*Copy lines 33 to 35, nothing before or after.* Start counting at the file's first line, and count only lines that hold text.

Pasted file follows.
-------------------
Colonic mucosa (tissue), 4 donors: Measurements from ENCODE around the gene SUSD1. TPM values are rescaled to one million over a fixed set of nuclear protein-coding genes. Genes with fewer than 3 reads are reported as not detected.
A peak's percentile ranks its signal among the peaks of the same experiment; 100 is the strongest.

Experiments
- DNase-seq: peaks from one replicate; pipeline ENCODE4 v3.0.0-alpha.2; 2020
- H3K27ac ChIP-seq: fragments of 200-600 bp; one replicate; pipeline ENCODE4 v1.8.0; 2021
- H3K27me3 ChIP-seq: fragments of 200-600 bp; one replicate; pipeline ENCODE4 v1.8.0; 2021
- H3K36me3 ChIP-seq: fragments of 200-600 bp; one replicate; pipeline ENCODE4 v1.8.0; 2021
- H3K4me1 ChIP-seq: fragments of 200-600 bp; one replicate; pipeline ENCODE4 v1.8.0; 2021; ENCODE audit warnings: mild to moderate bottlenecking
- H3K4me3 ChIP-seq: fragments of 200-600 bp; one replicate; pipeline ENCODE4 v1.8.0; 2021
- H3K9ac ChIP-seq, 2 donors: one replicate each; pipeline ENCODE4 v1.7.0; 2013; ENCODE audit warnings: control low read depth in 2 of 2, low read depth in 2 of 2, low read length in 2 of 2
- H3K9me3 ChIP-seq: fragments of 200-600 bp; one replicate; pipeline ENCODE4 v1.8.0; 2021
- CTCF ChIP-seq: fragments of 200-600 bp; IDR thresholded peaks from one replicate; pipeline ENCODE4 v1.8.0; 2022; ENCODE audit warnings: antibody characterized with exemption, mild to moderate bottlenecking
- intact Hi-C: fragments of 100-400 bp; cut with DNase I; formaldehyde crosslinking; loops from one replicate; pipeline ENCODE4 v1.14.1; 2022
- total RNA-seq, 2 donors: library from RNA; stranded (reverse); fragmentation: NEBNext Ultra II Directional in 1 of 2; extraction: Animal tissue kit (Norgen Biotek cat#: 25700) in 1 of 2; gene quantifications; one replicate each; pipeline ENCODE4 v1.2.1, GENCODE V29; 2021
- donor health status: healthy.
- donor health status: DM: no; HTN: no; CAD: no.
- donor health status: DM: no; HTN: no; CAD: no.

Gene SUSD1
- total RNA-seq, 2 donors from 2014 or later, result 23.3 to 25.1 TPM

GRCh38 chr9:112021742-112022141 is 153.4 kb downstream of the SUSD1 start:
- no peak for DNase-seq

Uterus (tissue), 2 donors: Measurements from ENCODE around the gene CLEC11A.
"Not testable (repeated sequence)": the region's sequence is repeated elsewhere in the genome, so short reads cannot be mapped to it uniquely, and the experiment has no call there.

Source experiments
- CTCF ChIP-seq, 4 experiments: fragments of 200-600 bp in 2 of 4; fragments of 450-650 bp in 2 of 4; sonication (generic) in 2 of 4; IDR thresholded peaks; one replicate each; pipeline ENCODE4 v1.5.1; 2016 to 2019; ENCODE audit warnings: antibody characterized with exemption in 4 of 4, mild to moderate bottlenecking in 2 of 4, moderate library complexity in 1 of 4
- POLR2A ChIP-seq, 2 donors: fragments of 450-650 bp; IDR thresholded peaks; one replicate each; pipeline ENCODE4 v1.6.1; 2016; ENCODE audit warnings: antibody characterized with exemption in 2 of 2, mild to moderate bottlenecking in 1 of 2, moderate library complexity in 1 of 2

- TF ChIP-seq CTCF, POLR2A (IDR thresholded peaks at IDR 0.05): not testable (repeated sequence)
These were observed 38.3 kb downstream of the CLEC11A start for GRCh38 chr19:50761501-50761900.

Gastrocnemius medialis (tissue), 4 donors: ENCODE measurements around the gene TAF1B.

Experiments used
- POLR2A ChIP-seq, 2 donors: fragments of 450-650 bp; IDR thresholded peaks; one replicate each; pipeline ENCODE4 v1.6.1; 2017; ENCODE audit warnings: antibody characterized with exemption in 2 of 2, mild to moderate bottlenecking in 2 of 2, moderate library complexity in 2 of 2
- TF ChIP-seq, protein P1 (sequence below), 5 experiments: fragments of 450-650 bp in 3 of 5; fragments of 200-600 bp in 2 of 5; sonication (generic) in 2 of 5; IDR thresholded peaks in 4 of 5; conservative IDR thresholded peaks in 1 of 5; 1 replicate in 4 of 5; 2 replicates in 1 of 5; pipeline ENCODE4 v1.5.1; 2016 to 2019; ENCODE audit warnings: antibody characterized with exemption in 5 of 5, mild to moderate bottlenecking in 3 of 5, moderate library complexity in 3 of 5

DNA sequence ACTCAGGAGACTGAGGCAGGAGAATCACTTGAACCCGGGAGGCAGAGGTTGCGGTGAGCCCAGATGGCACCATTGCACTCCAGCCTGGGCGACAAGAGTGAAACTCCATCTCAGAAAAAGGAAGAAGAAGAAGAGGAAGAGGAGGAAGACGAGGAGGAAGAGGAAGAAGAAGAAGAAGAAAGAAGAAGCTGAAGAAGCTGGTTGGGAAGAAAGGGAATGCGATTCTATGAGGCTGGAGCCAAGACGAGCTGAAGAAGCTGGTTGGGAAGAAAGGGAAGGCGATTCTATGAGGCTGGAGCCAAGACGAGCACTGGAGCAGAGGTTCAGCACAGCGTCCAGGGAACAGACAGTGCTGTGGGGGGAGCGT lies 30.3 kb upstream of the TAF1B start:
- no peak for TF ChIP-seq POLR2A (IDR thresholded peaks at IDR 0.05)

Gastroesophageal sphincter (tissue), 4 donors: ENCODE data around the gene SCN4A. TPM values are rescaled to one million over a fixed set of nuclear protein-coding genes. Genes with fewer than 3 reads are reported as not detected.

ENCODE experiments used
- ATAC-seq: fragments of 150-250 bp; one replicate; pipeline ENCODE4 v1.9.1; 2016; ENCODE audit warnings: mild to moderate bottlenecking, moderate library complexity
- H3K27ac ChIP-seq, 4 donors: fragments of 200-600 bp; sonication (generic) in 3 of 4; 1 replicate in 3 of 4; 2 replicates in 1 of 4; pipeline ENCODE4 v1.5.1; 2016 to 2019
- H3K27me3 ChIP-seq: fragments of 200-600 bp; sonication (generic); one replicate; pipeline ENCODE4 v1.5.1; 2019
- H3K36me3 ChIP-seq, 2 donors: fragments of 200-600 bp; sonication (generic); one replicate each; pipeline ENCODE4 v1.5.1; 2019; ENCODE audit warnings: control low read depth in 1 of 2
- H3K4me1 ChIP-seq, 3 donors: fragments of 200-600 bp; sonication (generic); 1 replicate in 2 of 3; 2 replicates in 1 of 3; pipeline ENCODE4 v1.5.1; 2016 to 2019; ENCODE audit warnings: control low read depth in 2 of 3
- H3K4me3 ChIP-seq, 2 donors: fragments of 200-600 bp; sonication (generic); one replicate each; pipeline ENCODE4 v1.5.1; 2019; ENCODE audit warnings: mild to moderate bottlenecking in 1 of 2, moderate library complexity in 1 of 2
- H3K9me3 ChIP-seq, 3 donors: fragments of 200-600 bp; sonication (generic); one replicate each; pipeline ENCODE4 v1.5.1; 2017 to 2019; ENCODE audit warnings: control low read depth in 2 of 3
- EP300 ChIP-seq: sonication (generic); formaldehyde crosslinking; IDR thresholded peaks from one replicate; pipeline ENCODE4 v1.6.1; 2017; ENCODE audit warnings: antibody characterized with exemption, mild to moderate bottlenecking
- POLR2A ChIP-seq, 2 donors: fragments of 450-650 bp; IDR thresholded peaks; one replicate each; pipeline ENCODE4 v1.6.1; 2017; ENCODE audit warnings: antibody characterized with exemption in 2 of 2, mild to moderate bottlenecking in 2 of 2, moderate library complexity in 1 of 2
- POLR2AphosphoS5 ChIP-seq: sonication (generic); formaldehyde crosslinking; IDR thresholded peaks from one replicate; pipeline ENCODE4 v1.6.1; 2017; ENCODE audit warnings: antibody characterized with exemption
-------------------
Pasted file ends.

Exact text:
DNA sequence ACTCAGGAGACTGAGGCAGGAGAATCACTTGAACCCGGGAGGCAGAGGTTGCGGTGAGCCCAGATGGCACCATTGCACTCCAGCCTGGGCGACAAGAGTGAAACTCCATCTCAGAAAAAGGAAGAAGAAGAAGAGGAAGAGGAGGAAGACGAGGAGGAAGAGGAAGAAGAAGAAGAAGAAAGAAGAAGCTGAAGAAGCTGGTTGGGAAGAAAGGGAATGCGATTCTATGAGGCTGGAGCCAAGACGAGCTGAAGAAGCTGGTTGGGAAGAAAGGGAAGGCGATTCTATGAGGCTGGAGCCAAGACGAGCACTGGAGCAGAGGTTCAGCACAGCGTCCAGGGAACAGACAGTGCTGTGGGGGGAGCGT lies 30.3 kb upstream of the TAF1B start:
- no peak for TF ChIP-seq POLR2A (IDR thresholded peaks at IDR 0.05)

Gastroesophageal sphincter (tissue), 4 donors: ENCODE data around the gene SCN4A. TPM values are rescaled to one million over a fixed set of nuclear protein-coding genes. Genes with fewer than 3 reads are reported as not detected.